Comparing both groups I and II at the beginning of the study regarding their PFT, we found that Group II had higher values than Group I in all parameters (FVC, FEV, PEF and FEF 25-75) with p-values (0.001, 0.004, 0.001 and 0.001, respectively) and this proves that non obese patients had better Spirometric values than obese patients of the same class (moderate persistent asthma).

These results agree with studies which found that increased obesity leads to move severe asthma (Hammerman et al., 2002; Hong et al., 2005; Laforest et al., 2006).

Also there was a marked statistically significant difference between all parameters of PFI in Group I before and after loosing weight with a p-value of FVC, FEV, PEF and FEF25-75 being 0.001, these results proved that PFT results were much better after losing weight.

These results agree with studies that found that increased obesity leads to more severe asthma and that weight reduction improves asthmatic symptoms (Belessis et al., 2004; Damore et al., 2008).

Also results partially agree with Laforest et al. (2006), who said that there is no association between obesity and asthma in young children, however there is a relation between obesity and asthma in girls who were over weight at the age of 6-11 being more at risk of developing asthma at the age of 11-13 (Lyell et al., 2005).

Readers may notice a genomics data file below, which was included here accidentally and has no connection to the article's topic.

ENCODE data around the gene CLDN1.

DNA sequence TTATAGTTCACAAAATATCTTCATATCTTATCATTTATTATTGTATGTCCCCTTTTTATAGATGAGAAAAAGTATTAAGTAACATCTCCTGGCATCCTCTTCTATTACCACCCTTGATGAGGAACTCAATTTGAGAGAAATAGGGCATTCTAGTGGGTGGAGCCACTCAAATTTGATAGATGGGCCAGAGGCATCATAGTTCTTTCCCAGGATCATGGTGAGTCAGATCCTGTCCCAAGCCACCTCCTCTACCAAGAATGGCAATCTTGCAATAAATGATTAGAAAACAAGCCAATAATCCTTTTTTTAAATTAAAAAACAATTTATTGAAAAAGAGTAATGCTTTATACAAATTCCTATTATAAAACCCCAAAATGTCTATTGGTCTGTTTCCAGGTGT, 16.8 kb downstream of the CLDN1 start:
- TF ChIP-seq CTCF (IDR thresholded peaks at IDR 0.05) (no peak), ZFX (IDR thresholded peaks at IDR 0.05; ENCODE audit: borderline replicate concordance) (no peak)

Now comparing the PFT results of both group I and II at the end of the study, after Group I patients lost weight, regarding FVC, FEV, PEF and FEF 25-75%, there were insignificant difference with a p-value being, (respectively) this proves that when the obese patients lost weight and become in the normal range they had nearly similar results as the non obese.

This is supported by studies which conclude that therapies targeting weight loss may provide an approach to asthma treatment (Shore and Fredberg, 2005; Vollmer et al., 1999).

Correlation between body weight with PFT (FVC, EEV, PEF and PEF 25-27%) at the beginning of the study in Group I showed a negative correlation in all parameters with a p-value of 0.0001, proving that the more the body weight the less the PFT levels.


In the light of evidences found, we conclude the nature of the relationship; obesity is a cause of poor asthma control and asthmatics are more liable to sedentary life (due to their recurrent asthmatic attacks which limits their exercise ability) and thus to obesity.

Also weight reduction programs can be used as an adjunctive to decrease the need for medications and to improve the quality of life in obese patients with persistent asthma.